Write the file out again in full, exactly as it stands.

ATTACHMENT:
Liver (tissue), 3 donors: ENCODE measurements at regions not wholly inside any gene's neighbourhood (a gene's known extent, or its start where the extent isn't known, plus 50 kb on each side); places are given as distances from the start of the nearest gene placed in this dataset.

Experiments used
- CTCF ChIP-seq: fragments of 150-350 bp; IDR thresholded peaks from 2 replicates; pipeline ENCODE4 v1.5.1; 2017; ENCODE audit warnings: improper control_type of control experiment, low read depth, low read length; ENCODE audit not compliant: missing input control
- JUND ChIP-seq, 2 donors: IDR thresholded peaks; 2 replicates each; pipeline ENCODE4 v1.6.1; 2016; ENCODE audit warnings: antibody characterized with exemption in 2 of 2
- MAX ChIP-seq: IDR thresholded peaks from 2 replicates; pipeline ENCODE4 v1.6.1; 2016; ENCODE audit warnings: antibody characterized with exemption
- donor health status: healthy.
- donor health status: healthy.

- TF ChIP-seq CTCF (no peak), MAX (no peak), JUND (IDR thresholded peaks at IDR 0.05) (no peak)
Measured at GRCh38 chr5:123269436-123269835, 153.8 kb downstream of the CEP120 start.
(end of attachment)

Liver (tissue), 3 donors: ENCODE measurements at regions not wholly inside any gene's neighbourhood (a gene's known extent, or its start where the extent isn't known, plus 50 kb on each side); places are given as distances from the start of the nearest gene placed in this dataset.

Experiments used
- CTCF ChIP-seq: fragments of 150-350 bp; IDR thresholded peaks from 2 replicates; pipeline ENCODE4 v1.5.1; 2017; ENCODE audit warnings: improper control_type of control experiment, low read depth, low read length; ENCODE audit not compliant: missing input control
- JUND ChIP-seq, 2 donors: IDR thresholded peaks; 2 replicates each; pipeline ENCODE4 v1.6.1; 2016; ENCODE audit warnings: antibody characterized with exemption in 2 of 2
- MAX ChIP-seq: IDR thresholded peaks from 2 replicates; pipeline ENCODE4 v1.6.1; 2016; ENCODE audit warnings: antibody characterized with exemption
- donor health status: healthy.
- donor health status: healthy.

- TF ChIP-seq CTCF (no peak), MAX (no peak), JUND (IDR thresholded peaks at IDR 0.05) (no peak)
Measured at GRCh38 chr5:123269436-123269835, 153.8 kb downstream of the CEP120 start.